Now if every singer and band would do something similar, perhaps there could be an end to the "Freebird" thing.
Ellis Paul on Piano
On some of his more recent songs, Ellis has been putting down his guitar and playing piano instead. He played a few of those songs at McCabe's, including "Hurricane Angel," "Once Upon A Summertime" and "Heaven's Wherever You Are" - all of which were included on The Day After Everything Changed. During those songs, Radoslav played accordion.
Before "Hurricane Angel," Ellis mentioned that eight songs from the CD are going to be featured in the new Farrelly Brothers film, Hall Pass. His music is not new to films by the Farrelly Brothers. "The World Ain't Slowin' Down" was featured in their 2000 film, Me, Myself & Irene, and "Sweet Mistakes" was featured in Shallow Hal (2001).
Ellis dedicated "Heaven's Wherever You Are" to a guitar that he wanted to purchase several years ago at McCabe's. It was six thousand dollars, and so a bit of his price range. But at one point he decided to buy it anyway, only to learn that it had already been sold. To Neil Young, who bought it for his wife.
Woody Guthrie wrote thousands of songs during his lifetime, many of which were never recorded. And many of those songs have no written music. So Nora Guthrie, Woody Guthrie's daughter, has been asking certain musicians to write music to some of these songs. Ellis Paul chose to write music for a song titled "God's Promise." While introducing the song at McCabe's, he told the audience about his Woody Guthrie tattoo (which is on his right shoulder), which he showed to Arlo Guthrie several years ago in Boston.
He described the moment of meeting Arlo and showing him the tattoo: "I saw his eyes kind of focus in and his molecules all separate at the same time, as he focused on my shoulder. And then he kind of looked at me like you would look at me if you saw your father tattooed to my body. And then all the particles kind of came back together again and he said, 'Cool.'"
"God's Promise" was a song that Woody Guthrie wrote when he was in the hospital.
"The Speed Of Trees"
Another audience request was "The Speed Of Trees," the title track from what might be Ellis Paul's best studio release. Ellis Paul has a great rapport with his audience, and he joked with the man who requested the song. The man requested it for a woman for her birthday.
"Is it a landmark birthday?" Ellis asked. The man responded, "It's special."
Ellis then asked, "Is it really her birthday today?" The man replied, "We're celebrating it today." The audience responded with a collective "Ahhh," and then laughter. Ellis said, "You see how a few clever questions can really clarify so much for all of us." But he agreed to do the song (though he hadn't rehearsed it with Radoslav and Mariana).
Ellis Paul wrote "The Speed Of Trees" in Big Sur. The lyrics include, "Your love makes me move at the/Speed of trees/I've laid down some roots/I've grown a head full/Of make-believes/But if it weren't for that face of yours/I'd be rattling windows blowing down doors."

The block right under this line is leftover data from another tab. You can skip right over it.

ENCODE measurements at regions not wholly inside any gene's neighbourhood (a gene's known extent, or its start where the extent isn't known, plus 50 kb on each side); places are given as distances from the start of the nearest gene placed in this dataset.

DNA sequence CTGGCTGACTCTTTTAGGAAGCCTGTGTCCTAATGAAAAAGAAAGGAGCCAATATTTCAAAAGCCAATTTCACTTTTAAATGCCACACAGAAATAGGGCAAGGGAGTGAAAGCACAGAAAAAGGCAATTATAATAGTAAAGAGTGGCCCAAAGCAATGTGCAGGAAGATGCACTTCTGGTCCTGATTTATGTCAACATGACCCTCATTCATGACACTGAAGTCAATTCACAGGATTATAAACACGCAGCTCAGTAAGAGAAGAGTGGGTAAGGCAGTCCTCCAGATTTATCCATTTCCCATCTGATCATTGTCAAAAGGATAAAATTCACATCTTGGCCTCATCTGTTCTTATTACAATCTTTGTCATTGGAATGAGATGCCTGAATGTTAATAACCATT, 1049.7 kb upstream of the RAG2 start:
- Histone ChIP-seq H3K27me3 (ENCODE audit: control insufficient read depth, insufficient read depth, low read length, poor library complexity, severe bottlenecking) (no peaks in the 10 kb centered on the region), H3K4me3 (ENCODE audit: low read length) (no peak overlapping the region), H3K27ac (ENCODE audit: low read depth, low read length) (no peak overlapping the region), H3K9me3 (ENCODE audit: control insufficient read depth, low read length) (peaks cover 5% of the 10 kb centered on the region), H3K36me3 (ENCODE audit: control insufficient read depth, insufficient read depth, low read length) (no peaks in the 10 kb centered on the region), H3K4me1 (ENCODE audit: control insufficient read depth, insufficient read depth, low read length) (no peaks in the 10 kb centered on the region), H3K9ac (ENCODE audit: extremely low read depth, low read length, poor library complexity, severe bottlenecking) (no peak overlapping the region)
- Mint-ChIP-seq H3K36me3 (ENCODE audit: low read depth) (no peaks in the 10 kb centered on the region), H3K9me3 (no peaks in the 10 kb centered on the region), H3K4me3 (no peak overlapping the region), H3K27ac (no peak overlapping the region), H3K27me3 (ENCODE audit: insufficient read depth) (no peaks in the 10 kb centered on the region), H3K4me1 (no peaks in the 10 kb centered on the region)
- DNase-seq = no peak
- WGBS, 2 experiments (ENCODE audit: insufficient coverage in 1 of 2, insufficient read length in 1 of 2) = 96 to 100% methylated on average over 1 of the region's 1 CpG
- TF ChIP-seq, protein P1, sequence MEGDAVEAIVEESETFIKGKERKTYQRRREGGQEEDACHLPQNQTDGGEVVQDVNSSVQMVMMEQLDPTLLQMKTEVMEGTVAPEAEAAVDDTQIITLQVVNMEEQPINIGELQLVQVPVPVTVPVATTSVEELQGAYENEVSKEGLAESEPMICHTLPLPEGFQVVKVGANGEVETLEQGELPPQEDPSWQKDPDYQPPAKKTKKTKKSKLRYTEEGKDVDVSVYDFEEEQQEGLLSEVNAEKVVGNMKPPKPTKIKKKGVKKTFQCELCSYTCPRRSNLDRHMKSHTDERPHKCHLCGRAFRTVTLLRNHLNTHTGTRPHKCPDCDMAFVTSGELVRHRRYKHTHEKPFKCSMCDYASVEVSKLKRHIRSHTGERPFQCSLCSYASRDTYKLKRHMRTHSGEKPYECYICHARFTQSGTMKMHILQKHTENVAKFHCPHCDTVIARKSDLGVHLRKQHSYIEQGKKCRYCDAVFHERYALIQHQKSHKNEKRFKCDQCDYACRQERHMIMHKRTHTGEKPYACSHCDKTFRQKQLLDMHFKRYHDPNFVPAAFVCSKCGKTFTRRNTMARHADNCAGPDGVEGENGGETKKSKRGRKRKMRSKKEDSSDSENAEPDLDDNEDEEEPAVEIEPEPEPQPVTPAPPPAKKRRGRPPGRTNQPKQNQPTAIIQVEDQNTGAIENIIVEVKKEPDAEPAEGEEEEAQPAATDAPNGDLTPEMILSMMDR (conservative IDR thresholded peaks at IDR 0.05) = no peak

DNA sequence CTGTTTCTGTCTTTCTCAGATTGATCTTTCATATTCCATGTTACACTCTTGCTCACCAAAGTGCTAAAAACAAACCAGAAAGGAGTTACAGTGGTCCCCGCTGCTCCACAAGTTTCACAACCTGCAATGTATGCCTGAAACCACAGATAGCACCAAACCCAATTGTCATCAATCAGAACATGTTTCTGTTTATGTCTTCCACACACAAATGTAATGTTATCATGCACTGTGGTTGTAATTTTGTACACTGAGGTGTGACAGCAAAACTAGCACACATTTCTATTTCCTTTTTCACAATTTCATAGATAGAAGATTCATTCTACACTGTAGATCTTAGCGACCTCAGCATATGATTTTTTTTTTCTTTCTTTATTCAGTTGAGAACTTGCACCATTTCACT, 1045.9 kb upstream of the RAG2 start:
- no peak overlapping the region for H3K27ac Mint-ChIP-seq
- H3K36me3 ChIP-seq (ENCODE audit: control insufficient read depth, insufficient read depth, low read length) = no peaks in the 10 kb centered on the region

Ellis Paul ended the set with "3,000 Miles," a song which has been an audience favorite for many years. It's a song from his second CD release, Stories (1994), and one that he's performed at nearly every concert since that album's release. This night he played it with a slightly extended intro, to feature Radoslav on piano. And then toward the end of the song, Radoslav did a lead part on piano that was incredible.
The encore was "Home," which was one of the first songs Ellis played piano on. It's a beautiful tune about an old house that Ellis owned and loved. When babies were on the way, they had to move out because the house had dangerous staircases and lead paint. "And then occasionally it snowed inside," he joked.
So in the song he burned the house down in order to feel better about leaving it. In this song, Ellis sings, "This house is just an address/You're my home." "Home" was included on Live At Club Passim New Year's Eve 2005.
Concert Set List
- Rose Tattoo
- This Is Where All Good Trees Go
- Maria's Beautiful Mess
- The Lights Of Vegas
- Hurricane Angel
- Alice's Champagne Palace
- Walkin' After Midnight >
- Change >
- Walkin' After Midnight
- The Heckler
- Jukebox On My Grave
- Take All The Sky You Need
- Once Upon A Summertime
- Heaven's Wherever You Are
- The World Ain't Slowin' Down
- God's Promise
- The Speed Of Trees
- 3,000 Miles
Ellis Paul's set was approximately an hour and forty-five minutes. Ellis had a cold, but it wasn't obvious from his performance.
Last year the city of Boston honored Ellis by declaring July 9th to be Ellis Paul Day. He celebrated his twenty years of music by performing all of his studio CD releases (except the children's album) in chronological order over a series of four concerts at Passim.
Radoslav Lorkovic has performed and recorded with Greg Brown, Odetta, Richard Shindell and Jimmy Lafave. He's also released several of his own albums.
McCabe's is located at 3101 Pico Blvd. in Santa Monica, California.
(Note: I originally posted this review on January 25, 2011.)